Define the term Sigma in Six Sigma
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December 4, 2006 at 9:55 am #45415
I would like to know what is the significance of the term “Sigma” in Six Sigma
0December 4, 2006 at 11:24 am #148376Naveen…I had a so called smart butt black belt once ask me to define Sigma…and i asked which one?Normally Sigma in statistics is the Standard Deviation of the Population or basically the spread of the values about an average or middle value (mean, mode, medium or geometric). Therefore you tend to have a + and a – value. e.g. +/ 3 Sigma (but you may have +4 and 2 for skewed distributions)…which is 6 in total and where Six Sigma(TM) comes from.In Six Sigma(TM) talk, it is a similar thing, but you start at 0 and everything is plus (+). Like the cumulative of the values so you remove the negative s and a comparison between Sigma’s can be made (In theory)That said i have work at some so called leading companies where BB’s and MBB’s get negative Six Sigma(TM) Sigma values, which is impossible. The reason…because they use an Excel equation called INVNORMDIST! Which is wrong.Boring stuff, but if you’re feeling suicidal one day and need a distraction, you can plot this Excel equation and compare it to the Yield values that Six Sigma(TM) uses. You will see that they do not correlate at all, except at 50% defect rate.That said, today the sun is shining bright and i would not waste your time. Enjoy the day. Life’s too short.
0December 4, 2006 at 12:10 pm #148378“but you start at 0 and everything is plus (+). “
What in the hell are you talking about ?
Total crap !!!0December 4, 2006 at 12:49 pm #148379Really.
That is as bad an answer as I have ever seen on here.
Naveen – read the new to Six Sigma? in the blue bar to the left.0December 4, 2006 at 2:13 pm #148383Oh my. Not sure of your backgraound Alex, but please read the New to Six Sigma link on the left and search for sigma level, DPMO, et al. I hope you will explain it a bit differently next time you are asked. Your response was wrong in that sigma level has nothing to do with the +/ 3 sigma control limits as you described in your first full paragraph.
If you are a black belt – get your money back.
0December 4, 2006 at 7:40 pm #148405That is just as bad a reply as that previous idiot.
There is only one meaning of sigma … the one used for control limits.0December 4, 2006 at 7:56 pm #148411Steve:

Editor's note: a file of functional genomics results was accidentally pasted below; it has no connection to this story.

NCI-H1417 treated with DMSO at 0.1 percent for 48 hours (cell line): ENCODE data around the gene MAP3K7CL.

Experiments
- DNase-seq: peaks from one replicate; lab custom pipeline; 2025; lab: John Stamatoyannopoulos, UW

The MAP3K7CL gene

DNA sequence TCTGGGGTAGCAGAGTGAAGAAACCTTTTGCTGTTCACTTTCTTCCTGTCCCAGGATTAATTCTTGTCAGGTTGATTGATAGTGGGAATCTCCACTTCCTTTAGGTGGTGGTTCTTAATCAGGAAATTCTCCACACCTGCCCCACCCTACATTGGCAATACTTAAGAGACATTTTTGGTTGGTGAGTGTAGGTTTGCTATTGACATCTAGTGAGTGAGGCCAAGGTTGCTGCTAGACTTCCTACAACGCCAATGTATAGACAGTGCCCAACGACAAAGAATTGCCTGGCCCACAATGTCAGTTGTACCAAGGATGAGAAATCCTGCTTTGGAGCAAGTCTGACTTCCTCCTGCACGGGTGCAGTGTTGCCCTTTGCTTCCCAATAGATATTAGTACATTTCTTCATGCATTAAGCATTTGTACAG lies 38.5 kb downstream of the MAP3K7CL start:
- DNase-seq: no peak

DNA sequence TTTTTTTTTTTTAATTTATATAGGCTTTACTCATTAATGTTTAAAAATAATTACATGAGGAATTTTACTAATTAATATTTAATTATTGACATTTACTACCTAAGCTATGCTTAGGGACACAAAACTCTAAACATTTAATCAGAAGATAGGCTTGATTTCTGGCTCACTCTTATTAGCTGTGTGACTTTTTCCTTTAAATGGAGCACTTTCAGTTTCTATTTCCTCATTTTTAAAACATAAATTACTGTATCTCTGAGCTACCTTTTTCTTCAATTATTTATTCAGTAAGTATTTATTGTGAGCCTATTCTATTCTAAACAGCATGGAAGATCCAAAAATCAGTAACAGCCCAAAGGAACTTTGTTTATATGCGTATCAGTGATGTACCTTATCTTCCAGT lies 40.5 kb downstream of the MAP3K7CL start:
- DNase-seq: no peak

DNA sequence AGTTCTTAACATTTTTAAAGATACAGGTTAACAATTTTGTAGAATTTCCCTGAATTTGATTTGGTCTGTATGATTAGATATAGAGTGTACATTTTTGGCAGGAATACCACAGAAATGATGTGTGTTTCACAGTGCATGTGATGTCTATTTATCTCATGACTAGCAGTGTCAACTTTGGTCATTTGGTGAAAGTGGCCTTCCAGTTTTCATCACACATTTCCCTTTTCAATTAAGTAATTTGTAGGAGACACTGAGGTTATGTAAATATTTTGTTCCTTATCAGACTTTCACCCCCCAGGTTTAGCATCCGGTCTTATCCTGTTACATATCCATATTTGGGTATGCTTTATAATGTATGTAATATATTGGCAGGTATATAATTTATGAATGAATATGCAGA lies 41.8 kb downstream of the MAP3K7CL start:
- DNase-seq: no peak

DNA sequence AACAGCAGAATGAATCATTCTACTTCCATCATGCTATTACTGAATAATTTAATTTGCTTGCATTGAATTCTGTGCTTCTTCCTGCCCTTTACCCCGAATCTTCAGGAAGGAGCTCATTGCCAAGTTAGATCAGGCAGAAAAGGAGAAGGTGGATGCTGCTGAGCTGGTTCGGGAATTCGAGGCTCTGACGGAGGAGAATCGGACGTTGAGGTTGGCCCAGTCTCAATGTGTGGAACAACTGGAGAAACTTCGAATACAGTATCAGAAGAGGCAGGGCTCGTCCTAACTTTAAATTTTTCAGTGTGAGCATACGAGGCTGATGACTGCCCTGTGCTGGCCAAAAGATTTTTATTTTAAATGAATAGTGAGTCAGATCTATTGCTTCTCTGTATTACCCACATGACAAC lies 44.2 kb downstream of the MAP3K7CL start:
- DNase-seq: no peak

Sorry for your confusion and inability to read into my response. There is sigma (standard deviaiton) and sigma level:
A Sigma Table (also called a Z Table) is used to determine the number of standard deviations from the mean necessary to equal the DPMO defect rate (i.e., the sigma level). The smaller the defect rate, the larger the Sigma level or Z score.
Hope this helps0December 4, 2006 at 8:05 pm #148413I suppose what I should have said explicitly was that his assertion that the “6” in 6 Sigma came from the +/ 3 sigma control limits he described below was wrong. 6 refers to a measure called sigma level which refers to the Ztable. This is a count of the number of standard deviations that can fit between a mean and a target value. +/ 3 Control limits refer to the Shewart Control Chart limits placing a UCL and LCL at 3 standard deviations from the mean. Sigma Level and Sigma are not the same thing.
Normally Sigma in statistics is the Standard Deviation of the Population or basically the spread of the values about an average or middle value (mean, mode, medium or geometric). Therefore you tend to have a + and a – value. e.g. +/ 3 Sigma (but you may have +4 and 2 for skewed distributions)…which is 6 in total and where Six Sigma(TM) comes from.
Please excuse my poorly worded response from the last post.0December 4, 2006 at 9:02 pm #148419Bright eyes,
Whats the difference between sigma in a six sigma table and sigma in control charts ?0December 4, 2006 at 9:20 pm #148422Hal – I know you know the difference between sigma level (from the standard Z tables) and standard deviation (sigma).
Not trying to pick are you?0December 4, 2006 at 10:16 pm #148430Britw,
Hal is just making fun of you. Everybody here knows that the 1.5 shiftdriftcorrection is rubbish and six sigma tables should never be used. Values of sigma from these tables are total nonsense.0December 5, 2006 at 2:15 pm #148451Thanks Phil. I certainly wasn’t trying to get into that argument. Just wanted the previous poster to know that there was a difference.
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